Now my “second wife,” the fruit seller and I have come to an understanding. She doesn’t force black plastic bags on me, but loads everything in my bike baskets. In turn I bring her large bags of black plastic bags for her to reuse and give out to other obrunies.

Greetings –
Greet everyone. Period. Unless you are going to the convenience room (toilet), then you say (in Twi) “don’t greet me,” and the response is “I don’t greet you,” which is funny when you think about it because you’ve just done that. Our Twi Teacher explained that to greet someone on your way to answer nature’s call would be to say to them “I sh__ on you.” We were shocked to hear her say that word, “sh__” because you never, well almost never, hear Ghanaians swear. Maybe they do in their local languages, but almost never in English. In fact us Bucheles had to really clean up our language when we first came to Ghana, and we were pretty good about not using those kind of words.

A few weeks ago I was playing tour guide to our Fulbright friend Michael, who was on the final days of a three month scholarship in the coastal town (and University) at Winaba. So Michael and I were poking around Accra, and I took him to Independence Square, and Independence Arch. The Arch is one of my strongest memories from when we were here before, and I don’t know what it is about memorial things like this arch, but I love just looking at them. They serve no other function than to remind of some great event, and for Ghana, that event was 6 March 1957 when Ghana became the first colony to declare its independence.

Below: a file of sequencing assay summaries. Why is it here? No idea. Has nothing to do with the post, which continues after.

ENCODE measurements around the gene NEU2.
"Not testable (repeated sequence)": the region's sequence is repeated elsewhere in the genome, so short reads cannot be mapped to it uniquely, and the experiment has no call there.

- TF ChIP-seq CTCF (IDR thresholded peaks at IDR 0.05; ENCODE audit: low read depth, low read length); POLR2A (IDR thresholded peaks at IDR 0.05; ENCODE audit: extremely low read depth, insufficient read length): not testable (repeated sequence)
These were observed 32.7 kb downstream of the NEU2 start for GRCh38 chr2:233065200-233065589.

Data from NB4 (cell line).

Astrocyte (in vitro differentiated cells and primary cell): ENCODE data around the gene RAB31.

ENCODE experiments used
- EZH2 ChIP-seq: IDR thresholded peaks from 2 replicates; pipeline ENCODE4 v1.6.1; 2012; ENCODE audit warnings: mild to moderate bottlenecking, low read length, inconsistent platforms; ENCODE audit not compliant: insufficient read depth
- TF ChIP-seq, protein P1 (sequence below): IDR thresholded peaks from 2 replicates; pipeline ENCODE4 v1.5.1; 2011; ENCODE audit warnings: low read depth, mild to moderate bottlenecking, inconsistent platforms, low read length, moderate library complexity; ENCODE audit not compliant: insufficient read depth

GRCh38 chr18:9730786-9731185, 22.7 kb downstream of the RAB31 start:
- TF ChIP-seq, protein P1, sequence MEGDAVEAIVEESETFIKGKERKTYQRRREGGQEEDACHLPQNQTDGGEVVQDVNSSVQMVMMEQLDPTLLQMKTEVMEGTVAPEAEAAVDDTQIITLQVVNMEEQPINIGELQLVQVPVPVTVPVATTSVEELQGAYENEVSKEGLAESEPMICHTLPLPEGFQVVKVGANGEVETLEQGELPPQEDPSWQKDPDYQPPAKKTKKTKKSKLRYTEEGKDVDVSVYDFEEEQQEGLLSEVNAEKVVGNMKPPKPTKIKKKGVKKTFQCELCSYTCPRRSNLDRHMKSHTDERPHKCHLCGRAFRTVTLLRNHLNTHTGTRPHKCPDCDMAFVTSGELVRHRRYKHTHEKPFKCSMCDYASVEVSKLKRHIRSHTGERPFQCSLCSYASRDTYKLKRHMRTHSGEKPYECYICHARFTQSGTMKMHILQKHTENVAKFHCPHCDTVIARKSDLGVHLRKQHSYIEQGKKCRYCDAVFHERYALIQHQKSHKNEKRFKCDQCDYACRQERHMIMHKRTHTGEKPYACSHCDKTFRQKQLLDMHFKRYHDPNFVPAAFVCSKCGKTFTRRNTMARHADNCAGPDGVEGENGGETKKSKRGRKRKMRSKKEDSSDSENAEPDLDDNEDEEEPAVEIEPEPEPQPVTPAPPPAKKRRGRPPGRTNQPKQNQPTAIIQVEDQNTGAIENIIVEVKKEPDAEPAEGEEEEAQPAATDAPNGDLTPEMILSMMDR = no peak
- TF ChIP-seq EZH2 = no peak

So Michael and I are walking through the arch, and I see one of its doors open, and I think, WOW, this is a rare opportunity to see what is inside, so I run through the arch and hop up the stairs. Immediately, one of the gardeners starts yelling at me. “Why did you not greet me?!” She is acting angry, but I think she is just messing with me. She says “In Ghana, you greet first,” and then clicks her teeth at me. I say, “Eh, how did you know I was not going to answer natures call?!” I bring my hand up to make a point. “Then, I would not greet you!” She gets this confused look on her face, thinks about it, cocking her head sideways. It’s a good question, but she says “no toilet there” shaking her head, “it is just there” she says pointing to buildings about 2 blocks away.
“I did not know,” I say, “Eh, I am sorry, I did not greet.” Then she rattles of this sting of Twi at me, and the other gardeners are laughing. I have no idea what she is saying. When she stops, I step forward, bow, and say: